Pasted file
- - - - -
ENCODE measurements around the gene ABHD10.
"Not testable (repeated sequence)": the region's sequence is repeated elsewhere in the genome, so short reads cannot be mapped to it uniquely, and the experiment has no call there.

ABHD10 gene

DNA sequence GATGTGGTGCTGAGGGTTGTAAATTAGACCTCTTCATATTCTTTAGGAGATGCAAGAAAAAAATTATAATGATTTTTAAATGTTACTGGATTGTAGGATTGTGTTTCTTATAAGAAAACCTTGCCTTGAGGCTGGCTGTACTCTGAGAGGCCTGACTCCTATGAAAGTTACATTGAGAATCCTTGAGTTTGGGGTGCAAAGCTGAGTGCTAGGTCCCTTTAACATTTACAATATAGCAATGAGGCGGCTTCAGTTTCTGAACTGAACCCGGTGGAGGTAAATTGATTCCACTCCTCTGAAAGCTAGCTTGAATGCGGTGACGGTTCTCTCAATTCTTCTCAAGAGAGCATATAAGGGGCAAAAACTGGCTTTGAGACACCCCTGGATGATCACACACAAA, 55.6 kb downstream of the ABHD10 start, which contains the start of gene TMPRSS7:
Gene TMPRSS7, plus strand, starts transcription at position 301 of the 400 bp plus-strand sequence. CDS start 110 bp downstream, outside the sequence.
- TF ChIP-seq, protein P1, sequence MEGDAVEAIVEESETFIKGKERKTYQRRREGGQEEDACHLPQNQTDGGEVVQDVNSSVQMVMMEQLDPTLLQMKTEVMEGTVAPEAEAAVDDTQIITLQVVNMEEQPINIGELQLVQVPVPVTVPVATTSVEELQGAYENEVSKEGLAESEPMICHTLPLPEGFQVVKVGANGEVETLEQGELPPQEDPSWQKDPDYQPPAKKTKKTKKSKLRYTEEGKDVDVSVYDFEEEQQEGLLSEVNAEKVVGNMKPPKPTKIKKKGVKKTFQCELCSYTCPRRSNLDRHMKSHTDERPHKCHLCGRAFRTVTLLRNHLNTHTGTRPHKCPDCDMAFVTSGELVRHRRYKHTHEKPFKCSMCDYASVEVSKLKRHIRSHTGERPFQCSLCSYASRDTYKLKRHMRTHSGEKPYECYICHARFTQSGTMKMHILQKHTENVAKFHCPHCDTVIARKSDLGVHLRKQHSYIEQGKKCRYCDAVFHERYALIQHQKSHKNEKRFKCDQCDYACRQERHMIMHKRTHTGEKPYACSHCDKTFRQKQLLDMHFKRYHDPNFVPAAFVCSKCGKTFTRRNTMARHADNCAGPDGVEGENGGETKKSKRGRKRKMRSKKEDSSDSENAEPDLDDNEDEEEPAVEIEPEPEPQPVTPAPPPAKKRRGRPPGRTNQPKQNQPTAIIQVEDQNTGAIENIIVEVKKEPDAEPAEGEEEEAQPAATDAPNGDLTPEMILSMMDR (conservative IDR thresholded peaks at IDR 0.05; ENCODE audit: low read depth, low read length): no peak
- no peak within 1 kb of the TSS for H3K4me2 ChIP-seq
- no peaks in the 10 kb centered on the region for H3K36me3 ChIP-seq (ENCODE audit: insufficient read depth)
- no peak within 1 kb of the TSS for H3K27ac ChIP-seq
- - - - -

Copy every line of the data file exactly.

ENCODE measurements around the gene ABHD10.
"Not testable (repeated sequence)": the region's sequence is repeated elsewhere in the genome, so short reads cannot be mapped to it uniquely, and the experiment has no call there.

ABHD10 gene

DNA sequence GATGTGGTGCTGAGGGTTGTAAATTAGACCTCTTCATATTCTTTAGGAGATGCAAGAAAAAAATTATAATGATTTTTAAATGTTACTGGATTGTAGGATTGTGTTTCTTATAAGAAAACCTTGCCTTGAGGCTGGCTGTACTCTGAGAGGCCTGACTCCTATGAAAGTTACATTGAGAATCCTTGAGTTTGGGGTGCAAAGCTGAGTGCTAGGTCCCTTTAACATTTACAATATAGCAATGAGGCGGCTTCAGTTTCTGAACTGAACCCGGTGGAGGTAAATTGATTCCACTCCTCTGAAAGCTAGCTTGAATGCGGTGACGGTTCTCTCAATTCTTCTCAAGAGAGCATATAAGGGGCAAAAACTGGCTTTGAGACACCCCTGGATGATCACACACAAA, 55.6 kb downstream of the ABHD10 start, which contains the start of gene TMPRSS7:
Gene TMPRSS7, plus strand, starts transcription at position 301 of the 400 bp plus-strand sequence. CDS start 110 bp downstream, outside the sequence.
- TF ChIP-seq, protein P1, sequence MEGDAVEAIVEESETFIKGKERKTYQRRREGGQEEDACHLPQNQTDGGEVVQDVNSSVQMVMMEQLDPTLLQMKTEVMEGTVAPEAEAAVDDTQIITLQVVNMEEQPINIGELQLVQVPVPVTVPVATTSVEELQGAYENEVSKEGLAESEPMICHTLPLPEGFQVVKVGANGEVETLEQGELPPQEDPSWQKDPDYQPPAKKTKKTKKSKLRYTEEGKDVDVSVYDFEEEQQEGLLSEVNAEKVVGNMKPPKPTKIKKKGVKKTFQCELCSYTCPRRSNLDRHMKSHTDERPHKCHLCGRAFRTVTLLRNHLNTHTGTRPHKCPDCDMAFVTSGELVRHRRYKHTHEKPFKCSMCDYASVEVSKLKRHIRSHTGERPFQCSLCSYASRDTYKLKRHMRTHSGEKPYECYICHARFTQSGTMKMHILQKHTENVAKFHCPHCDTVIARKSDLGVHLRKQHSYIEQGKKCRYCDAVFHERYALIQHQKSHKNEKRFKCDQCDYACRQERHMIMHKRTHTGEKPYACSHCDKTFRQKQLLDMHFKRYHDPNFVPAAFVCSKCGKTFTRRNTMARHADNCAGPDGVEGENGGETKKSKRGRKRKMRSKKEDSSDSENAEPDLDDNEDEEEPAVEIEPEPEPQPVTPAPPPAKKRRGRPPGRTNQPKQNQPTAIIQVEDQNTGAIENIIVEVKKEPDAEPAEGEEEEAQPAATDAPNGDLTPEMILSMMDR (conservative IDR thresholded peaks at IDR 0.05; ENCODE audit: low read depth, low read length): no peak
- no peak within 1 kb of the TSS for H3K4me2 ChIP-seq
- no peaks in the 10 kb centered on the region for H3K36me3 ChIP-seq (ENCODE audit: insufficient read depth)
- no peak within 1 kb of the TSS for H3K27ac ChIP-seq